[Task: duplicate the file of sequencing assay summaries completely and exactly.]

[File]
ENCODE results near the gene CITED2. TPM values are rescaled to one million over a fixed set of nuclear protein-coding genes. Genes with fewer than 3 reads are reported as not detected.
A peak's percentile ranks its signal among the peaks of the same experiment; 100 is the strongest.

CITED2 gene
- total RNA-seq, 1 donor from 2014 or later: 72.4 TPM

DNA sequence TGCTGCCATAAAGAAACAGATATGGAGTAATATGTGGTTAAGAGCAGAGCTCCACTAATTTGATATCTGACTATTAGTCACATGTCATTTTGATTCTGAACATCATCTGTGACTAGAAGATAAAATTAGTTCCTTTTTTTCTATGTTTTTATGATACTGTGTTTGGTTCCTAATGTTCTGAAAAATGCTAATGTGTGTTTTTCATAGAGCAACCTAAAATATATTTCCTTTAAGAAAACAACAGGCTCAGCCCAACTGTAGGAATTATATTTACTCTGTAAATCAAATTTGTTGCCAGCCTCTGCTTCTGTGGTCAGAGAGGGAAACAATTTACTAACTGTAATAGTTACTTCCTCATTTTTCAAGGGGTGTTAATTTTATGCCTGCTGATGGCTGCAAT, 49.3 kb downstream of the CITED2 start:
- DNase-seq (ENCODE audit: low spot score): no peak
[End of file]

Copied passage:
ENCODE results near the gene CITED2. TPM values are rescaled to one million over a fixed set of nuclear protein-coding genes. Genes with fewer than 3 reads are reported as not detected.
A peak's percentile ranks its signal among the peaks of the same experiment; 100 is the strongest.

CITED2 gene
- total RNA-seq, 1 donor from 2014 or later: 72.4 TPM

DNA sequence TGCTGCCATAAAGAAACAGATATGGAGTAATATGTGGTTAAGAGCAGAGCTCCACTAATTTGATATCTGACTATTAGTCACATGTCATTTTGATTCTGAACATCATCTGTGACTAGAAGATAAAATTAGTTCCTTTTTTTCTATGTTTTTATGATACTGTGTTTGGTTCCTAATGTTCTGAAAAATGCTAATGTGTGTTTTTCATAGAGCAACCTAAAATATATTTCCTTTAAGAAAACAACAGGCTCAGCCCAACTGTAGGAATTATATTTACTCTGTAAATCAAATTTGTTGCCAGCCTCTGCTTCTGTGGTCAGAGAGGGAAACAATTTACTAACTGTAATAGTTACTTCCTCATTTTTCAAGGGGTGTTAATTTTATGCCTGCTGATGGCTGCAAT, 49.3 kb downstream of the CITED2 start:
- DNase-seq (ENCODE audit: low spot score): no peak